>excerpt from longer article found here
A common approach by powerful establishment forces in reaction to organizations like the Green Party of Georgia has been one form or other of disparaging dismissal. An insightful and prolific academician has ripped to shreds such typical dismissiveness.
“Silencing scientific discourse…by equating it with political and religious extremism or apostasy is dishonest. If we are to have a real, critical discussion about global warming and the consequences then we must get past the claims of the conservative punditocracy.”
This same ‘good neighbor’ notes of Cynthia McKinney‘s 2008 Presidential race that it “focuses on economic injustice and increased opportunity for the poor. A McKinney White House would invest in poor communities to equalize access to education, housing, and justice. The government would guarantee gainful employment to all who want it. “No family should remain mired below the poverty level when the head of household works in a full time job.” She would institute a living wage. The government would establish and encourage jobs programs to rebuild failing infrastructure” and more.
Of course, having grown up in the land-of-manipulated-faction, from the ‘founding fathers’ until the present moment, American Greens at times resemble kings and queens of infighting. The infiltration of divide-and-conquer misleadership having proceeded to the deepest levels of community and group in this country–from the Palmer Raids through COINTELPRO to ‘Patriot Act’ vicissitudes–such skirmishes to achieve clarity and insight must take place: at least the Greens, when they bicker, bite about something that is real.
The Peach State‘s verdant political principles also include these four planks of particular interest to those who call for ‘sustainable business’ and ‘business better.’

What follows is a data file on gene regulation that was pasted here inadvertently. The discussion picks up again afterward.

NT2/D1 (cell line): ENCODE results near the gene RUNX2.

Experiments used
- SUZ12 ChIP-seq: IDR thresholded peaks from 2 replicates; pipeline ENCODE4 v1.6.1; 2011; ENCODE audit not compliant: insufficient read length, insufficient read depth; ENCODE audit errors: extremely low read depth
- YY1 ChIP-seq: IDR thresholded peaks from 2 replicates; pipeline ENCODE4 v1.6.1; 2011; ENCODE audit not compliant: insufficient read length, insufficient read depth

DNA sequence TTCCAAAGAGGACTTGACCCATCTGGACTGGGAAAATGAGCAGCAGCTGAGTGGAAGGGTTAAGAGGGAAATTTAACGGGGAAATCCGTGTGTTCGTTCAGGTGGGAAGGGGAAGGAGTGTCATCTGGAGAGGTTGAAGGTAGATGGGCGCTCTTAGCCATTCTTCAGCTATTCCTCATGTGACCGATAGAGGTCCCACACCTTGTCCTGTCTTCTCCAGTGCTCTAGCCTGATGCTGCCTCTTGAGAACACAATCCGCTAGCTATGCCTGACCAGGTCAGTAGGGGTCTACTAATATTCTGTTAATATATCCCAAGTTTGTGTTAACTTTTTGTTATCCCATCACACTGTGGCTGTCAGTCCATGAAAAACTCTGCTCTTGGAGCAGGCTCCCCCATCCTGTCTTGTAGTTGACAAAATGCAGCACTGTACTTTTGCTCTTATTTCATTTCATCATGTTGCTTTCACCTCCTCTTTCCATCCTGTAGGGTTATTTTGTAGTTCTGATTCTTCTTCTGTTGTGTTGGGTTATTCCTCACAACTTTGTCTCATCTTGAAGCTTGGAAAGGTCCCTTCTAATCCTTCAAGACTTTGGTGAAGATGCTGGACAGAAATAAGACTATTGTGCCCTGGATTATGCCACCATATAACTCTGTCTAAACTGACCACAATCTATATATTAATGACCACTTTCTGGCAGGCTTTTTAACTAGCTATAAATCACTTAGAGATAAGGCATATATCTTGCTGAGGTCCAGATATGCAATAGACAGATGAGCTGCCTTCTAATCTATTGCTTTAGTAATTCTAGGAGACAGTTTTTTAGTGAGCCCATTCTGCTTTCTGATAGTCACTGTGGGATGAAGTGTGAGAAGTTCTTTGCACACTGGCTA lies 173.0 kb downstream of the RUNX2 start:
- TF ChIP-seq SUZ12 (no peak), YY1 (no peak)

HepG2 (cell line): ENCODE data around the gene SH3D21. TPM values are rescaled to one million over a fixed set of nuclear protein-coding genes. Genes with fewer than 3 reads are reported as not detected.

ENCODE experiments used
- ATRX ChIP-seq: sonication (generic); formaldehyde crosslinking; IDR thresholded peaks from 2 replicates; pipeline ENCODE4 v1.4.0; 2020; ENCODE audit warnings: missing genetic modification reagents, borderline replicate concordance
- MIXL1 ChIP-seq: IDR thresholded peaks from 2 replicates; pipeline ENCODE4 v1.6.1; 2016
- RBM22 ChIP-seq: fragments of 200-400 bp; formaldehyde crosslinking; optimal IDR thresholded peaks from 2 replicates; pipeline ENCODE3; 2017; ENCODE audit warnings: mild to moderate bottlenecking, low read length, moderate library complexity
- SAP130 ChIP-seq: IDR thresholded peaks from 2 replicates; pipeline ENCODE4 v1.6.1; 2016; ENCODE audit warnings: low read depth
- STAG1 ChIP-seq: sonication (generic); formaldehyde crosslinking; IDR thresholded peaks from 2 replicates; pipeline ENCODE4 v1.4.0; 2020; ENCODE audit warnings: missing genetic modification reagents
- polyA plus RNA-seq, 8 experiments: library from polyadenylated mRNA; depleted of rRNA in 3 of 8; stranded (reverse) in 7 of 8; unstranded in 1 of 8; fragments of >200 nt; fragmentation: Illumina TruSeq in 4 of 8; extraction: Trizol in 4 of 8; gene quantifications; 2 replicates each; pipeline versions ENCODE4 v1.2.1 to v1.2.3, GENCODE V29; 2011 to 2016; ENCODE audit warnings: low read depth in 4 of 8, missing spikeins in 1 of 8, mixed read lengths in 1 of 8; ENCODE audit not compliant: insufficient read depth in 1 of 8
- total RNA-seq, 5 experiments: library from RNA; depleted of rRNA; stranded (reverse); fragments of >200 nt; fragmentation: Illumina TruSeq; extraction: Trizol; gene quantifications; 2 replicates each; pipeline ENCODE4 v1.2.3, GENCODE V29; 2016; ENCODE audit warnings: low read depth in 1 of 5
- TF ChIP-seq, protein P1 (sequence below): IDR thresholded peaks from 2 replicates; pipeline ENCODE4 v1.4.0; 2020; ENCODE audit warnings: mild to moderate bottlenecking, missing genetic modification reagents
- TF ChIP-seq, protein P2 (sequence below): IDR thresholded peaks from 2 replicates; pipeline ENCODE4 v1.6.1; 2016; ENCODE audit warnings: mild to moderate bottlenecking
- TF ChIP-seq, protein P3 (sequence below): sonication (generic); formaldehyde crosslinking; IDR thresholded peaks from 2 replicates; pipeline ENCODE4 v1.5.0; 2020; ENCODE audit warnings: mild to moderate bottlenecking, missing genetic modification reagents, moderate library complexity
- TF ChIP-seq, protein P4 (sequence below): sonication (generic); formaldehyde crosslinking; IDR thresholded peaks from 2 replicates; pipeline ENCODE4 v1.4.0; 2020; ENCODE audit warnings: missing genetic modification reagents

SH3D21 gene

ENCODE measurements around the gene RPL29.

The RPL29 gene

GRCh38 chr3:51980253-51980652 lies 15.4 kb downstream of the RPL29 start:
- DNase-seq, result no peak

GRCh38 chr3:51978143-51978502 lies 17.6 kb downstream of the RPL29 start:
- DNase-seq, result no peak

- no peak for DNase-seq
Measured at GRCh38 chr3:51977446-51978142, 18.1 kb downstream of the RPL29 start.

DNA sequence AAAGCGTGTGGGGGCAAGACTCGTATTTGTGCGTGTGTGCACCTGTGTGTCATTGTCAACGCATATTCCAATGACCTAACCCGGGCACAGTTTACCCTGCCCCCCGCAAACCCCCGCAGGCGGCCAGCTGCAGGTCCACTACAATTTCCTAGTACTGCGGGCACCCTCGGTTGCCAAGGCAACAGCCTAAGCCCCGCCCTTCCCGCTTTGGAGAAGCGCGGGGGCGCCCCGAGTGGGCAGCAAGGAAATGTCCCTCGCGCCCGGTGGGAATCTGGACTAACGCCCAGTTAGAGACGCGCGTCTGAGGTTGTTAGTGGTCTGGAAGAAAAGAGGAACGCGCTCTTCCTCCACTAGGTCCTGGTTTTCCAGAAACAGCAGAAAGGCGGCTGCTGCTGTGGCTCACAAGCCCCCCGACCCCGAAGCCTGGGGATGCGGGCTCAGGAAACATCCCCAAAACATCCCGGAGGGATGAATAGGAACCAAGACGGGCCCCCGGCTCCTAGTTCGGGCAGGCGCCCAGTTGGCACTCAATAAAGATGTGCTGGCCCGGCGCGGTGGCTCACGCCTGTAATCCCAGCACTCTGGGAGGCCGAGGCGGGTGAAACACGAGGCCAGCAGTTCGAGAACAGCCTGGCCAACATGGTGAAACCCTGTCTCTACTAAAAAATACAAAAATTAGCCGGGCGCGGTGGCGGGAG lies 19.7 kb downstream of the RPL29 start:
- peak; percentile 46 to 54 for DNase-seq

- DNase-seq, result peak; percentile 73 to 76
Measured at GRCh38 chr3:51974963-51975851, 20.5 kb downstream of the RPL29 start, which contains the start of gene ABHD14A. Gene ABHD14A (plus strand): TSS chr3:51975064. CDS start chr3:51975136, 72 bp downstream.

–Centralization of wealth and power contributes to social and economic injustice, environmental destruction, and militarization. Therefore, we support a restructuring… to a democratic, less bureaucratic system. … at the … local level, while assuring that civil rights are protected for all citizens;
–(A) vibrant and sustainable economic system, one that can create jobs and provide a decent standard of living for all people while maintaining a healthy ecological balance. … paying a “living wage” which reflects the real value of a person’s work (led by) (l)ocal communities … . independently owned and operated companies which are socially responsible, as well as co-operatives and public enterprises that distribute resources and control to more people through democratic participation;
9. PERSONAL AND GLOBAL RESPONSIBILITY
–We (seek) to enhance ecological balance and social harmony. …to join with people and organizations around the world to foster peace, economic justice, and the health of the planet;
10. FUTURE FOCUS AND SUSTAINABILITY
–(M)otivated by long-term goals, (w)e seek to protect valuable natural resources, safely … ‘unmaking’ all waste we create, while developing a sustainable economics that does not depend on continual expansion… . counterbalanc(ing) … short-term profits by assuring that economic development, new technologies, and fiscal policies are responsible to future generations.”
Those who adhere to notions of ‘corporate responsibility’ are looking at the indisposable elements of any viable CSR manifestation.
Georgia’s Greens practice the transparency and local connectivity that they preach. One must admit that Georgia’s Democratic Party also makes a lot available via its virtual portal. The GOP, on the other hand, greets the visitor with flashing invitations to donate and then permits entry to a flashy website that, except elliptically and by reference, does not provide any firm programmatic platform or ‘values’ statement.
In relation to what is possible to compare, any fair-minded examination of Green and Democratic principles and approaches will find vast contrasts, distinguishing characteristics that would only deepen in comparison with the Republican methodologies. I’m supremely uninterested in churning out voters; I am indelibly fierce in my commitment to local democracy and dialogue that includes working class, grassroots voices. For readers who have similar ‘values,’ a careful consideration of these alternatives should prove instructive.